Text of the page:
The computing system can include clients and servers. A client and server are generally remote from each other and typically interact through a communication network. The relationship of client and server arises by virtue of computer programs running on the respective computers and having a client-server relationship to each other. In embodiments deploying a programmable computing system, it will be appreciated that that both hardware and software architectures require consideration. Specifically, it will be appreciated that the choice of whether to implement certain functionality in permanently configured hardware (e.g., an ASIC), in temporarily configured hardware (e.g., a combination of software and a programmable processor), or a combination of permanently and temporarily configured hardware may be a design choice. Below are set out hardware (e.g., machine) and software architectures that may be deployed, in various example embodiments.

Example Machine Architecture and Machine-Readable Medium

FIG. 11 is a block diagram of machine in the example form of a computer system 1100 within which instructions, for causing the machine to perform any one or more of the methodologies discussed herein, may be executed. In alternative embodiments, the machine operates as a standalone device or may be connected (e.g., networked) to other machines. In a networked deployment, the machine may operate in the capacity of a server or a client machine in server-client network environment, or as a peer machine in a peer-to-peer (or distributed) network environment. The machine may be a personal computer (PC), a tablet PC, a set-top box (STB), a Personal Digital Assistant (PDA), a cellular telephone, a web appliance, a network router, switch or bridge, or any machine capable of executing instructions (sequential or otherwise) that specify actions to be taken by that machine. Further, while only a single machine is illustrated, the term “machine” shall also be taken to include any collection of machines that individually or jointly execute a set (or multiple sets) of instructions to perform any one or more of the methodologies discussed herein.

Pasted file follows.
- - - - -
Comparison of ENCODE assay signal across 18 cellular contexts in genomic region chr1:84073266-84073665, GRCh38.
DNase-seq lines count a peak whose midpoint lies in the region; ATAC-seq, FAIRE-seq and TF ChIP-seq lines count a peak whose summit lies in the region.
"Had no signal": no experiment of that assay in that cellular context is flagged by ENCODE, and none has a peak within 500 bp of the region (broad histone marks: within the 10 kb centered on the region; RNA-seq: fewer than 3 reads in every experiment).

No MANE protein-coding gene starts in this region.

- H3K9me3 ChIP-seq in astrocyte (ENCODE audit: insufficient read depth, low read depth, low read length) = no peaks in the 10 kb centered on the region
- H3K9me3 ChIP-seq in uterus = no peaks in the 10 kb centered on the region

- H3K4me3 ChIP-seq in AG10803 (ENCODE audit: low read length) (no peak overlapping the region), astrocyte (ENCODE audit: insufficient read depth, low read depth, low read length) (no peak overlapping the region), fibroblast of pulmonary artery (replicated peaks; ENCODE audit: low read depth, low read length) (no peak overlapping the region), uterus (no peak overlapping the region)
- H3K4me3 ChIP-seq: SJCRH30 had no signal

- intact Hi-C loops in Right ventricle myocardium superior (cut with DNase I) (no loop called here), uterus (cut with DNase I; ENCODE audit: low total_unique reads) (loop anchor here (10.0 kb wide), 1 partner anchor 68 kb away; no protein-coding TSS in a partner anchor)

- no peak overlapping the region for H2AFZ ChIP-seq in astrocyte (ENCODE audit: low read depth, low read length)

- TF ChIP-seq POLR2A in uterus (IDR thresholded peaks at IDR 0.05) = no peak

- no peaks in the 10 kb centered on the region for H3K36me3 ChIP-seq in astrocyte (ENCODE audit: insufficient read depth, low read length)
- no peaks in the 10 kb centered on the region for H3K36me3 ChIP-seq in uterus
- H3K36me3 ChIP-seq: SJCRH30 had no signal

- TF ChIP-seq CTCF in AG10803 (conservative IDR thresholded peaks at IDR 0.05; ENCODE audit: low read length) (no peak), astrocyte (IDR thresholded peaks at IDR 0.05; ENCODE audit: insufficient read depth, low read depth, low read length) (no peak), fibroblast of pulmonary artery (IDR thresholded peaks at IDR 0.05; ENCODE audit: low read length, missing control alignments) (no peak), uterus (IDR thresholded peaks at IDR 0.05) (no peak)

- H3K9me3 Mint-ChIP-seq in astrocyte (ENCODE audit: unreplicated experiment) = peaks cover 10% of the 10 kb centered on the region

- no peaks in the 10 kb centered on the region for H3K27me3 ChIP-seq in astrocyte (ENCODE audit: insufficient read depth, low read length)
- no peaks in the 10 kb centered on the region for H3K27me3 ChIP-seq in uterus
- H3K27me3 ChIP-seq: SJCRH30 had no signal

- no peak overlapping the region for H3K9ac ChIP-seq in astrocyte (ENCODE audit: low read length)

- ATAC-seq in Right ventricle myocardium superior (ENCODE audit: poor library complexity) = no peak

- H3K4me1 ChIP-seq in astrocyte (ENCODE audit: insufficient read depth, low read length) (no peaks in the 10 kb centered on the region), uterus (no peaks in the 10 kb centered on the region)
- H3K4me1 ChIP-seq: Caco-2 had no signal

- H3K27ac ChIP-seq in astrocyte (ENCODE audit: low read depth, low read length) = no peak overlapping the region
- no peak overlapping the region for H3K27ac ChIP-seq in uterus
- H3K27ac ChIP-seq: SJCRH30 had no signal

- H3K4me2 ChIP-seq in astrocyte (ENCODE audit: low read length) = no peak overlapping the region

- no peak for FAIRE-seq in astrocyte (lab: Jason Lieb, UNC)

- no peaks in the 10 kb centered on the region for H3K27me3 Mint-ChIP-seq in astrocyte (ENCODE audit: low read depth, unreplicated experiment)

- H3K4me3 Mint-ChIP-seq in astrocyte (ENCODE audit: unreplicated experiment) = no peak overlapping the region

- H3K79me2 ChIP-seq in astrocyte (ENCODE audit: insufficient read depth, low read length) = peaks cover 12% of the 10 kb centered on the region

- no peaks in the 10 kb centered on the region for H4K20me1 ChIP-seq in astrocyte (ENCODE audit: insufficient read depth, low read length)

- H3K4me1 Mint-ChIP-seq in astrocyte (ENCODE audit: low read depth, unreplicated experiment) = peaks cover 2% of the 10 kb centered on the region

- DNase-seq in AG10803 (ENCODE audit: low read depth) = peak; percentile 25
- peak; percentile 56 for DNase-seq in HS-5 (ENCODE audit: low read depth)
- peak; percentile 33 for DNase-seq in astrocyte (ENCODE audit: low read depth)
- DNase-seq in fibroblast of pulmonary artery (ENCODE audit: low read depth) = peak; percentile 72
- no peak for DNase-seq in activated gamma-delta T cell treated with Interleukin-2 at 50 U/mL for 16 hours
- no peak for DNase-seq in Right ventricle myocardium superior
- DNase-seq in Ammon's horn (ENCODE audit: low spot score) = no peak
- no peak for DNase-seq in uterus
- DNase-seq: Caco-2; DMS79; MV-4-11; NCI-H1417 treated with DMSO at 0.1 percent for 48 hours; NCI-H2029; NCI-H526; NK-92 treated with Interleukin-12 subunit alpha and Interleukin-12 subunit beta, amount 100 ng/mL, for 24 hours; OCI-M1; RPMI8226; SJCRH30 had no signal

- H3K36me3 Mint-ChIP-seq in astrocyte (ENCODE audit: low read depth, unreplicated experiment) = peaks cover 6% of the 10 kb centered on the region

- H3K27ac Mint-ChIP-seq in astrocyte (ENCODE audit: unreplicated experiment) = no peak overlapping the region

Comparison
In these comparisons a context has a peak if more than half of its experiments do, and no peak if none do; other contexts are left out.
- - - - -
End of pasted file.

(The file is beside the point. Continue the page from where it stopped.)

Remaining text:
The example computer system 1100 includes a processor 1102 (e.g., a central processing unit (CPU), a graphics processing unit (GPU) or both), a main memory 1104 and a static memory 1106, which communicate with each other via a bus 1108. The computer system 1100 may further include a video display unit 1110 (e.g., a liquid crystal display (LCD) or a cathode ray tube (CRT)). The computer system 1100 also includes an alphanumeric input device 1112 (e.g., a keyboard), a user interface (UI) navigation device 1114 (e.g., a mouse), a disk drive unit 1116, a signal generation device 1118 (e.g., a speaker) and a network interface device 1120.